Presbytery OKs first step for lesbian's ordination

The Presbyterian Church (U.S.A.) approved in 2006 a procedure for ordaining gay and lesbian candidates for ministry, but the first step in that direction was not taken until a San Francisco regional body did so last month.

Lisa Larges, 44, who has twice been denied ordination because of her sexual orientation, was narrowly approved 167-151 on January 15 by a presbytery committee to move along to other tests of qualifications as soon as April. However, opponents were preparing administrative and church court challenges.

The case marked the first test of a procedure approved by the General Assembly in June 2006 that would allow an ordination candidate to avow his or her conscientious objection to a still-existing policy against ordaining noncelibate gay and lesbian ministerial aspirants.

“The church is a beautiful, messy thing,” Larges told Associated Press, adding that she is proud of the decision by the committee.

Pam Byers, executive director of the San Francisco–based Covenant Network of Presbyterians, which favors homosexuals’ inclusion in the church, called the vote “wonderful news.” She said that one reason it has taken so long for a PCUSA presbytery to apply the new option was that “many presbyteries instantly adopted policies saying in effect that they would not follow the 2006 rule.”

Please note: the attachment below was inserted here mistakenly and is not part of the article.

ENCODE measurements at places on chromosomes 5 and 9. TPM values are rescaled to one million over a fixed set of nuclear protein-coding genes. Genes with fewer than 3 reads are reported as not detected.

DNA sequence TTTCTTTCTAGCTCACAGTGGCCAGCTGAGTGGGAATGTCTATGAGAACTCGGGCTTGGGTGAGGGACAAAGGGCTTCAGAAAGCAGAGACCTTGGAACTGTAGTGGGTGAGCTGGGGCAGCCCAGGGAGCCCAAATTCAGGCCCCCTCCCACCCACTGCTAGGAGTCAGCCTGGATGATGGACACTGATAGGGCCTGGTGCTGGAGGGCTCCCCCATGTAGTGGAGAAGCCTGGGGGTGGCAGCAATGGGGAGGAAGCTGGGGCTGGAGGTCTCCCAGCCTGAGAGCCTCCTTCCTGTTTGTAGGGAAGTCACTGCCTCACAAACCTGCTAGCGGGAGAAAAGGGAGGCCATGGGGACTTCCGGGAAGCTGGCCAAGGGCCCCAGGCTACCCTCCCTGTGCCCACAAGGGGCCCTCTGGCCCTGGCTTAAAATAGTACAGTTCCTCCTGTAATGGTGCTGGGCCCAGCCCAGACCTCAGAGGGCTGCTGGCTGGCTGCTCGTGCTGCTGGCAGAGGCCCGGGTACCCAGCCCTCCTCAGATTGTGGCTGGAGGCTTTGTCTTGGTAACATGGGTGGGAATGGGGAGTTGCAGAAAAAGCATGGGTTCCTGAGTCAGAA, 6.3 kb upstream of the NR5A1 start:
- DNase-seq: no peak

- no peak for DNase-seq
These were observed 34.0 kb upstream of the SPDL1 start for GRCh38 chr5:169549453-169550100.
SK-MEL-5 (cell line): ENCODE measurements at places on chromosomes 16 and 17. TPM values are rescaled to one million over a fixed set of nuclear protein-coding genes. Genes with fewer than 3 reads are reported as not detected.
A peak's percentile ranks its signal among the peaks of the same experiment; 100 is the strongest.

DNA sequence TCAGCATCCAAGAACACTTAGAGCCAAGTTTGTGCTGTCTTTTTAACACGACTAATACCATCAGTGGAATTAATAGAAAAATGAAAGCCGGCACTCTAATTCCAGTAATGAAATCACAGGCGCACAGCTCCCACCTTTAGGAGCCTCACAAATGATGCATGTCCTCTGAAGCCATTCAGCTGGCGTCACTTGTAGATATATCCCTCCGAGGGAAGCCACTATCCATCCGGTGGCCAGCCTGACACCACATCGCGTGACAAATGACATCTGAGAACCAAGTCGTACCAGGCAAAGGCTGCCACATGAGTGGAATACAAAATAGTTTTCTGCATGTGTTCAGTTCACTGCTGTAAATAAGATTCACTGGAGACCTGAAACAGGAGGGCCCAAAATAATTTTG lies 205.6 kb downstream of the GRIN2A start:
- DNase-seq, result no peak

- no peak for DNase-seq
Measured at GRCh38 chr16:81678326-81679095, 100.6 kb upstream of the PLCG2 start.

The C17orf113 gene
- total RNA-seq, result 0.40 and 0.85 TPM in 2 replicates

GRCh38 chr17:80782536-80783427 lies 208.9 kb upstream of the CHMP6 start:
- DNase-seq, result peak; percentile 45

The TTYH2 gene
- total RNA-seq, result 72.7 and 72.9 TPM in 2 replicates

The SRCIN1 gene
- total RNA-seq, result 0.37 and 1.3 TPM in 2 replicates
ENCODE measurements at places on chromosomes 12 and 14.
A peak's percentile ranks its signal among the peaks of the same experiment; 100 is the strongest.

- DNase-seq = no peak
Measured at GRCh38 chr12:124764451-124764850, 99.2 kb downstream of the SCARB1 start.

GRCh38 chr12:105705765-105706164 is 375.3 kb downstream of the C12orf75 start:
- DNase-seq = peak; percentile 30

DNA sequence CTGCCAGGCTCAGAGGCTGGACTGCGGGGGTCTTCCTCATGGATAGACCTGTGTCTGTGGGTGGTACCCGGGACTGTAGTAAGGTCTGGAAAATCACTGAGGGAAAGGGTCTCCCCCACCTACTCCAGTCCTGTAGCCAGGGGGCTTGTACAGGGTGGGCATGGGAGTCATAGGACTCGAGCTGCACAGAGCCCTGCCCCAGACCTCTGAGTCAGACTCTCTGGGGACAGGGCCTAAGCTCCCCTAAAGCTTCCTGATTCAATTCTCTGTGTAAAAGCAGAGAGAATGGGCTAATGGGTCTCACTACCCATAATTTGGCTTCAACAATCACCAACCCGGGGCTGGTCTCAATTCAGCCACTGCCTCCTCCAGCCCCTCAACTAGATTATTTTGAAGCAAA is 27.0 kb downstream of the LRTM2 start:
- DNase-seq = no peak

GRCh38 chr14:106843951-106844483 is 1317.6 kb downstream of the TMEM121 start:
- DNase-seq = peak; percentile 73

In contrast, the Evangelical Lutheran Church in America, which approved a resolution last summer urging local and regional church bodies to refrain from punishing churches that call partnered homosexual pastor candidates, has seen two lesbians ordained in the past three months.

In Chicago, Bishop Wayne Miller publicly stated in November that he would not discipline Resurrection Lutheran Church, which ordained Jen Rude.

On January 19 in Minneapolis, Jennifer Nagel was ordained and installed as pastor of Salem English Lutheran Church in what was called an “extraordinary” service outside the guidelines for ordinations, which ban ordination of noncelibate gay, lesbian, bisexual and transgender people to the ministry. Three retired bishops took part in the service. It was not immediately known what position Bishop Craig Johnson of Minneapolis has taken in the matter.